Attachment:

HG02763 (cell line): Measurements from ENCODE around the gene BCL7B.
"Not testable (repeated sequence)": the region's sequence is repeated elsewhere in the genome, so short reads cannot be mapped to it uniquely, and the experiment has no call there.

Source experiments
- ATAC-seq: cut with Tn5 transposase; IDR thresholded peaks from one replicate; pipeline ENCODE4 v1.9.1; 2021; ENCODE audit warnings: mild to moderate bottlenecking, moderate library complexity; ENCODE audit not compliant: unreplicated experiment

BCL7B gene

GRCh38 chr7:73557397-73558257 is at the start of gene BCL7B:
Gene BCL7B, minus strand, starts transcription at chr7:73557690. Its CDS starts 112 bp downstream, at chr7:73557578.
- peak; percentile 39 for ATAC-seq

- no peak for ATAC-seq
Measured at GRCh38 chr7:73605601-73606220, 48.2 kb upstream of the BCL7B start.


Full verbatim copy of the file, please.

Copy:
HG02763 (cell line): Measurements from ENCODE around the gene BCL7B.
"Not testable (repeated sequence)": the region's sequence is repeated elsewhere in the genome, so short reads cannot be mapped to it uniquely, and the experiment has no call there.

Source experiments
- ATAC-seq: cut with Tn5 transposase; IDR thresholded peaks from one replicate; pipeline ENCODE4 v1.9.1; 2021; ENCODE audit warnings: mild to moderate bottlenecking, moderate library complexity; ENCODE audit not compliant: unreplicated experiment

BCL7B gene

GRCh38 chr7:73557397-73558257 is at the start of gene BCL7B:
Gene BCL7B, minus strand, starts transcription at chr7:73557690. Its CDS starts 112 bp downstream, at chr7:73557578.
- peak; percentile 39 for ATAC-seq

- no peak for ATAC-seq
Measured at GRCh38 chr7:73605601-73606220, 48.2 kb upstream of the BCL7B start.